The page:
A post on our Facebook Page about a new hospital in San Diego generated a great deal of interest, which encouraged me to do a little more digging about the hospital. Interestingly, much of the information about the San Diego hospital came from the Benavides Facts.
It is not clear when Dr. Armando Duran came to San Diego, but it was most likely no earlier than 1930, as he is in San Antonio in the 1930 Census, living with his wife Emma and two sons, Armando, 1, and Sergio, a newborn. He was born in Mexico in “about” 1897 or 1898 and came to the United States in 1929, arriving at the port of Laredo.
The earliest mention found of Dr. Duran in San Diego was in October 1933 in the Texas State Journal of Medicine, where he is listed as an “Infection of the foot” doctor. During upcoming years he got very involved in the community, serving on the board of the Brooks-Jim Wells-Duval Medical Society, was Grand Knight of the Knights of Columbus; was a member of the Duval County Parole Board; and served as chairman of the President’s Birthday Celebration, which raised funds to stamp out infantile paralysis.
Several Facebook readers wondered when the hospital opened, where it was located, and when was it closed. Plans for the hospital were in place as early as January 1939. The hospital was located at the City Drug Store building, which was converted into a clinic. Plans called for the Regis Drug Company to purchase the supplies of City Drug. San Diego contractors A. Benavides and Ramon Garcia were given the contract for the building of the hospital.
Although, it appeared to be a well outfitted facility and manned by adequate staff, it did not stay in operation for long. In March 1939, the Benavides Facts reported that new equipment for the hospital had arrived and it would open soon. The facility was scheduled to be able to accommodate ten patients at a time. It had separate obstetrical and operating rooms. Adjacent to the hospital were doctors’ offices and a residence for nurses. Specialty and consulting physicians for eye, nose, throat, skin, bone, and other specialties would visit on a regular basis. Among them were Dr. Luis de Hoyos from Alice and later from San Diego and Dr. Lopez Lira from Benavides.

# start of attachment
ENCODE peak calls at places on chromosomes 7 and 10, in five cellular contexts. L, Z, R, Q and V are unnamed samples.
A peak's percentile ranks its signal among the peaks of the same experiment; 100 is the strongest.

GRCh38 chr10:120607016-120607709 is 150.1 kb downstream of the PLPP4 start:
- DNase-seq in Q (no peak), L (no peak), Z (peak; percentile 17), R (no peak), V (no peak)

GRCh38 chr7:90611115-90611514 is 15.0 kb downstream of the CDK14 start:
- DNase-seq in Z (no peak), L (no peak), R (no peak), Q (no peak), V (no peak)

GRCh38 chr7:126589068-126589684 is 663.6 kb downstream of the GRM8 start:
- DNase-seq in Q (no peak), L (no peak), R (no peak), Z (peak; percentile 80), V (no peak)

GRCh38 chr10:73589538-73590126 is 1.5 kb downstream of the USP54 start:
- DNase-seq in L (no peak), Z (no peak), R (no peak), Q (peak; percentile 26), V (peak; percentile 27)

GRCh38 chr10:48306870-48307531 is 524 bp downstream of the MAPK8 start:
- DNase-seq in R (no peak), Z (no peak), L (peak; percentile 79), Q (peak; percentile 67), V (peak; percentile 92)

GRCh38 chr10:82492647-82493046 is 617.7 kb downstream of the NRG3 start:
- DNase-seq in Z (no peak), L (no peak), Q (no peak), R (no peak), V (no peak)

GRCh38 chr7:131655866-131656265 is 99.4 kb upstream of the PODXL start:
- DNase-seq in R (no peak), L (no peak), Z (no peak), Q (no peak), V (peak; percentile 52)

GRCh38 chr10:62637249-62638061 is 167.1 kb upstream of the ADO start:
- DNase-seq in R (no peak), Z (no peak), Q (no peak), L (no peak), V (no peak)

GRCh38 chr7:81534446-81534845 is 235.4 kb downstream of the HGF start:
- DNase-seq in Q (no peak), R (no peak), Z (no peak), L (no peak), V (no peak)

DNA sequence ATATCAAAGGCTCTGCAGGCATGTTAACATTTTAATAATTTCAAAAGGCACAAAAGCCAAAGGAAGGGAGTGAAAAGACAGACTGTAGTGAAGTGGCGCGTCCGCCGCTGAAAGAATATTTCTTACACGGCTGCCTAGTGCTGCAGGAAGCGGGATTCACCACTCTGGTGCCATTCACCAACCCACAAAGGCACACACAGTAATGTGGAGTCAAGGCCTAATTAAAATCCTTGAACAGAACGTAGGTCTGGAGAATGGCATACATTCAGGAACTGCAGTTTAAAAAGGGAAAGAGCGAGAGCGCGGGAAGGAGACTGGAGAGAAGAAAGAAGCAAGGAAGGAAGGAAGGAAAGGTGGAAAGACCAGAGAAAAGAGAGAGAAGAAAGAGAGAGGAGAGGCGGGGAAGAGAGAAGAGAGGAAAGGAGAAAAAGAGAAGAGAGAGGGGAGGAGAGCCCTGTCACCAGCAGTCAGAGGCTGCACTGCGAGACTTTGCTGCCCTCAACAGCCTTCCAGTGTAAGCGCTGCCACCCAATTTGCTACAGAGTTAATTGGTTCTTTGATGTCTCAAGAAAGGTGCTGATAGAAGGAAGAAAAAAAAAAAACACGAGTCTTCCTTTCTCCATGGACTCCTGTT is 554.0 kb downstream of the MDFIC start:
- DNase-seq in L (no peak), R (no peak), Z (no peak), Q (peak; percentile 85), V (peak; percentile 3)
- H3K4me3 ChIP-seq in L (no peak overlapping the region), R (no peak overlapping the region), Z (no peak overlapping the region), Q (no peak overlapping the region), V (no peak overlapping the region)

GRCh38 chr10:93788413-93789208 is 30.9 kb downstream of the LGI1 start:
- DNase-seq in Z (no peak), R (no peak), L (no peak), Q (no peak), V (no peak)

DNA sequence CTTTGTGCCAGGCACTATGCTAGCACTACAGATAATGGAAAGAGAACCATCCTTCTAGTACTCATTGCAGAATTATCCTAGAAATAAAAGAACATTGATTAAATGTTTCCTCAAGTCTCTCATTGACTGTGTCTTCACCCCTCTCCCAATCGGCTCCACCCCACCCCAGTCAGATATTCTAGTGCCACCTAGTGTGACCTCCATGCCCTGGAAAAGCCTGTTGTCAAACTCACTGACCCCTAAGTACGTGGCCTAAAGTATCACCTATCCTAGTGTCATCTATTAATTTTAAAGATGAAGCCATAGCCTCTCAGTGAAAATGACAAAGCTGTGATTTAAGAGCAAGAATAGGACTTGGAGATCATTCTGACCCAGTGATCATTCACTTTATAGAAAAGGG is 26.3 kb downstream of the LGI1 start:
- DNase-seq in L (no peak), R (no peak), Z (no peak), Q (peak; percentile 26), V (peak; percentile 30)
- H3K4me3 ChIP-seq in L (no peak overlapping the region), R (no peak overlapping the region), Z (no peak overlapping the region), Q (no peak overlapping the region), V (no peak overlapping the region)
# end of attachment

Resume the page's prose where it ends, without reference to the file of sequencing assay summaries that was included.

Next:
In June 1939, the Facts reported that the hospital had a busy week. Dalida Garcia and Mrs. De la Fuente were operated for appendicitis and Mrs. Castaneda, Mrs. Jeuatio Salis, and Jesus Garcia, of Falfurrias, had “abdominal operations.” Manuel Martinez and Melodia Garcia were surgical patients and Elvira Garcia of Alice had a tonsillectomy.
Two days after Christmas in 1939, the San Diego Hospital had to deal with a tragedy that occurred in the community of Loma Alta in southern McMullen County off Highway 624. Two boys were playing near the school and darted into the highway and were struck by a car. They were rushed to the hospital where seven-year-old Santiago Garcia died of his injuries. His friend, Guadalupe San Miguel, was treated and released.
Clearly, the hospital was fulfilling its mission of serving the community.
The 1940 census still has the Durans in San Diego and the family had grown to include Armando, 11, Hugo (listed as Sergio in 1930) 10, Rodolfo 9, Evangelina 8, Minerva 7, Ramiro 6, and Rosario 3.
By September 1941, the hospital was apparently closed as the Duran family had relocated to Victoria. Mr. and Mrs. J.M. Salinas and daughters and Mr. and Mrs. Pat Gonzales visited the Durans in that city. The following month, on October 31, 1941, the family suffered a tragedy when their oldest son, Armando Jr., was swept up in a raging flood while returning home from school. Mrs. Duran’s mother, Maria Garcia, was among the many mourners from San Diego that made the trip to Victoria for the funeral services. Others attending from San Diego, included Mrs. J.C. Perez, Mrs. C. Garza, Mrs. T. Guerra, Mr. and Mrs. Felipe Ramirez, Servando Guerra, Pete and Marcel Saenz, Ramon Guerra. Mrs. Lewis Yaeger and Patsy Yaeger. Also attending were Mr. and Mrs. Caballero of Benavides.
The San Diego Hospital was short lived but in that brief period of service it was a valuable asset to the community.